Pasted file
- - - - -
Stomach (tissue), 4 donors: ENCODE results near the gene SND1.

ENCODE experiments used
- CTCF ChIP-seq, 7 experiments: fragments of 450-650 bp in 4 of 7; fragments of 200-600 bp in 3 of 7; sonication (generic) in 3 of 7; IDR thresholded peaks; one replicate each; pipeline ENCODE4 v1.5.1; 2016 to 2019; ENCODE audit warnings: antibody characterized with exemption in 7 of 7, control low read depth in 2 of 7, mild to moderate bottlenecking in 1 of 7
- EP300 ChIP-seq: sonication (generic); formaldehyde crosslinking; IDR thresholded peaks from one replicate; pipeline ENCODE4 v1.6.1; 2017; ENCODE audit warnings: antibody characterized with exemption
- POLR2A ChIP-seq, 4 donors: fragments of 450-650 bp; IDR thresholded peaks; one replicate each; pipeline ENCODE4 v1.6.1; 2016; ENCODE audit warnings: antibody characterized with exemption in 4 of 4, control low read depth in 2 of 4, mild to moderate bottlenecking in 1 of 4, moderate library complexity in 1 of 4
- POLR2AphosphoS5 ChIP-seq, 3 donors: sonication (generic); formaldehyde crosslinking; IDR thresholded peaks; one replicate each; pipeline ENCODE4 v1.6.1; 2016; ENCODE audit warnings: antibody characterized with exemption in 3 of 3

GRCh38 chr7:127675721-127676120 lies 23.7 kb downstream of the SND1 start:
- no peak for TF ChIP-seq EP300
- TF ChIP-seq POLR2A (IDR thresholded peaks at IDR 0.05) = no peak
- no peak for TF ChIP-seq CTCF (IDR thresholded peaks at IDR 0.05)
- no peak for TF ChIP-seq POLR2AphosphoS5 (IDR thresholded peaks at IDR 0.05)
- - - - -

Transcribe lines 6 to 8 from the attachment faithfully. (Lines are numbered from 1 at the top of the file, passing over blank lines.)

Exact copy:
- POLR2AphosphoS5 ChIP-seq, 3 donors: sonication (generic); formaldehyde crosslinking; IDR thresholded peaks; one replicate each; pipeline ENCODE4 v1.6.1; 2016; ENCODE audit warnings: antibody characterized with exemption in 3 of 3

GRCh38 chr7:127675721-127676120 lies 23.7 kb downstream of the SND1 start:
- no peak for TF ChIP-seq EP300